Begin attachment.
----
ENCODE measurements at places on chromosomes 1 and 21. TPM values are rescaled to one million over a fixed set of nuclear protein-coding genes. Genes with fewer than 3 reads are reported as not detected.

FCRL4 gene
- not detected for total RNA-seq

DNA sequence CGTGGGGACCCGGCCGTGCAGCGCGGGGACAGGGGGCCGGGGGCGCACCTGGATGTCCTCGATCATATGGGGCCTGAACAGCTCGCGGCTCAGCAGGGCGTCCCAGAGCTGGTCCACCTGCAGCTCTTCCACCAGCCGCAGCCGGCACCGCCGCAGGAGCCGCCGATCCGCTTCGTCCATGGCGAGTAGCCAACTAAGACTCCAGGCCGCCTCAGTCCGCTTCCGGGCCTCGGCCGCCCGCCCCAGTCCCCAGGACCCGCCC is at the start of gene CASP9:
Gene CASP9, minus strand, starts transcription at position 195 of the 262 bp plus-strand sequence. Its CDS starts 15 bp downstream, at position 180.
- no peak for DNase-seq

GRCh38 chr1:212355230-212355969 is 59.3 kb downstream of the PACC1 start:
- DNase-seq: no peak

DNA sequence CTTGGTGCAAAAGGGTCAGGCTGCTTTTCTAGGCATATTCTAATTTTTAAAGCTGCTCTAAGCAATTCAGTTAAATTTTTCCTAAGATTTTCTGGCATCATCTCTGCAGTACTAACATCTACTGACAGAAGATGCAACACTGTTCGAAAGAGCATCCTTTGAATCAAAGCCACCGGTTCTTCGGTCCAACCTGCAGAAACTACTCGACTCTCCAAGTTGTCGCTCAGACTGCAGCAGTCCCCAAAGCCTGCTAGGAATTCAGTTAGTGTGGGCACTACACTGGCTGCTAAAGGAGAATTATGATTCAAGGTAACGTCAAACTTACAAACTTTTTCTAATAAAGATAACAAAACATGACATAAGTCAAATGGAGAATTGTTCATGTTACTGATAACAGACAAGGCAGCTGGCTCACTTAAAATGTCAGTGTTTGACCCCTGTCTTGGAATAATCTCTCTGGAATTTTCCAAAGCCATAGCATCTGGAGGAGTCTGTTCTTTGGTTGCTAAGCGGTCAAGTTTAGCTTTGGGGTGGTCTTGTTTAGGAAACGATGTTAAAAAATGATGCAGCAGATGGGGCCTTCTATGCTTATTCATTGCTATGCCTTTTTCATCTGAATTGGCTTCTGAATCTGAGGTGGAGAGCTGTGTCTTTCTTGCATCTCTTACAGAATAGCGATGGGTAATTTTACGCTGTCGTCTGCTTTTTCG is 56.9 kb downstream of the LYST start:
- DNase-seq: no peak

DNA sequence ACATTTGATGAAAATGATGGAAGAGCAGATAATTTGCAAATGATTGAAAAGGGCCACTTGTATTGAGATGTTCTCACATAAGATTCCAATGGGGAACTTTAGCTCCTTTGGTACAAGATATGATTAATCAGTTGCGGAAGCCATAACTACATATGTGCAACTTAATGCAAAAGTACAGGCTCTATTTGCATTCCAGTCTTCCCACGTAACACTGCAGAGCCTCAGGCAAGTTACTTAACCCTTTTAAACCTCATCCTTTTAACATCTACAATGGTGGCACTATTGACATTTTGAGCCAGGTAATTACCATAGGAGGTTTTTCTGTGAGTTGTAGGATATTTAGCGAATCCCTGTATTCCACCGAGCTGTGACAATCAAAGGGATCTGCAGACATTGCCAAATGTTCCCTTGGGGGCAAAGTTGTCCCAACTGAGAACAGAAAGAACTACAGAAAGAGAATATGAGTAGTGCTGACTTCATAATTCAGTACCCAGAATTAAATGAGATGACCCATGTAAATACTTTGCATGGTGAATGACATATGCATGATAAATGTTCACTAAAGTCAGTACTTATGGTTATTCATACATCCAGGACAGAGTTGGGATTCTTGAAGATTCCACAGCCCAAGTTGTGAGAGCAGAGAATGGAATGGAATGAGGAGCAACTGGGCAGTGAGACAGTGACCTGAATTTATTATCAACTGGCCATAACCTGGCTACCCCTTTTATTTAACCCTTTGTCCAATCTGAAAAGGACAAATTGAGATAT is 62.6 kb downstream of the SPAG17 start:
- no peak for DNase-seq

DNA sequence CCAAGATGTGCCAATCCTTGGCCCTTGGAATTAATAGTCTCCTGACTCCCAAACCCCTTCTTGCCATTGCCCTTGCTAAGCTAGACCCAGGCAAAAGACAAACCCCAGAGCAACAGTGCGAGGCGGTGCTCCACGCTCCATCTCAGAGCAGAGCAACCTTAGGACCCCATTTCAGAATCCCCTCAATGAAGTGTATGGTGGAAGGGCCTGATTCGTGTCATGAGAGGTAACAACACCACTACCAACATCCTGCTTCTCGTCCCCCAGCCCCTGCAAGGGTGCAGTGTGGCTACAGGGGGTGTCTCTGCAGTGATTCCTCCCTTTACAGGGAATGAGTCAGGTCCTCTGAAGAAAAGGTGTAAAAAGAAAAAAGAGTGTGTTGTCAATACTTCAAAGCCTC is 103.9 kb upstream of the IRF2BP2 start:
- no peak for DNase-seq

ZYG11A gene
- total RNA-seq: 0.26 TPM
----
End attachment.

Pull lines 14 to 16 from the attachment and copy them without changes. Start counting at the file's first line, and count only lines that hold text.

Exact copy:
- no peak for DNase-seq

ZYG11A gene
- total RNA-seq: 0.26 TPM